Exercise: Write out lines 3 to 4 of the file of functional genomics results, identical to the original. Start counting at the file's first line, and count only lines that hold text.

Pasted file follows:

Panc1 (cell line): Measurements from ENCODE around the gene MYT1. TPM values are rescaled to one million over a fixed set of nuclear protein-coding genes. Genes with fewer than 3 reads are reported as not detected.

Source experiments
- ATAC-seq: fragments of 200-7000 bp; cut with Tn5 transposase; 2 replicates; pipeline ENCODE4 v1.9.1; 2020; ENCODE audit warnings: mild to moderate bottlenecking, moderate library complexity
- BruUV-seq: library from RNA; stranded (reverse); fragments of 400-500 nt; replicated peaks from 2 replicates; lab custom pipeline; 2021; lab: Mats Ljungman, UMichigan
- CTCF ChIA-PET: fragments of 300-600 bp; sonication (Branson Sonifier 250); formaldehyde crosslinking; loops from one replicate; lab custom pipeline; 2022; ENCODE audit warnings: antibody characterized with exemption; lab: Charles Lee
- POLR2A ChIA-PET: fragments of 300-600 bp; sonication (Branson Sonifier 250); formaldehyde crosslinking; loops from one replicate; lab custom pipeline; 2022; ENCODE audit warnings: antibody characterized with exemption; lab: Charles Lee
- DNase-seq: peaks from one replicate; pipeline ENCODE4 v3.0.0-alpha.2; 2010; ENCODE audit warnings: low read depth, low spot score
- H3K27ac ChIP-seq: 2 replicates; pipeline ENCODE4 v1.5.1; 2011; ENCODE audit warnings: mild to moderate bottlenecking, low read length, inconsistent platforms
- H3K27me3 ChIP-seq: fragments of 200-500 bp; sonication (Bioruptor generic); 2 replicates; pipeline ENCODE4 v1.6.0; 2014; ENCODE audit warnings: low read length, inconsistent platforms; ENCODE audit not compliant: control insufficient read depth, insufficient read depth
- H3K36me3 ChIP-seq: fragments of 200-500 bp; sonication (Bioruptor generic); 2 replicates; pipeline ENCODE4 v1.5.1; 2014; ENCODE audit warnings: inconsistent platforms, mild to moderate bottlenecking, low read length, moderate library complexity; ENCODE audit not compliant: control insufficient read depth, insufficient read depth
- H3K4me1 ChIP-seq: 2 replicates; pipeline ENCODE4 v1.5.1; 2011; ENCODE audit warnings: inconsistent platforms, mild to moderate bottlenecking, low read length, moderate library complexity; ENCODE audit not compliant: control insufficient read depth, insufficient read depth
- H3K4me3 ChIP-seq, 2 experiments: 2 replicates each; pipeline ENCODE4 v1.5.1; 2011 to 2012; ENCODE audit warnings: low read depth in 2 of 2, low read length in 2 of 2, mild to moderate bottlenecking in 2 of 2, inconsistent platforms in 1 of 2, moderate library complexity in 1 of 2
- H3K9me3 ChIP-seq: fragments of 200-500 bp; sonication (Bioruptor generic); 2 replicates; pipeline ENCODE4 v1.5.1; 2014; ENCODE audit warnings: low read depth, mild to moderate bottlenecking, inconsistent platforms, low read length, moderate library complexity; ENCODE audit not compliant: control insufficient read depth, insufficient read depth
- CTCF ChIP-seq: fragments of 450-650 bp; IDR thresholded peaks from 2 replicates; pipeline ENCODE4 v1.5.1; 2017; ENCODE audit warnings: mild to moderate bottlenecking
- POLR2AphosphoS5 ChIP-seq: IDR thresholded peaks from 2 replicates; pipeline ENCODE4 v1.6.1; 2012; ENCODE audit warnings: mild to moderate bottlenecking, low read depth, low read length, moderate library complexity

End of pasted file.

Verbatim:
- ATAC-seq: fragments of 200-7000 bp; cut with Tn5 transposase; 2 replicates; pipeline ENCODE4 v1.9.1; 2020; ENCODE audit warnings: mild to moderate bottlenecking, moderate library complexity
- BruUV-seq: library from RNA; stranded (reverse); fragments of 400-500 nt; replicated peaks from 2 replicates; lab custom pipeline; 2021; lab: Mats Ljungman, UMichigan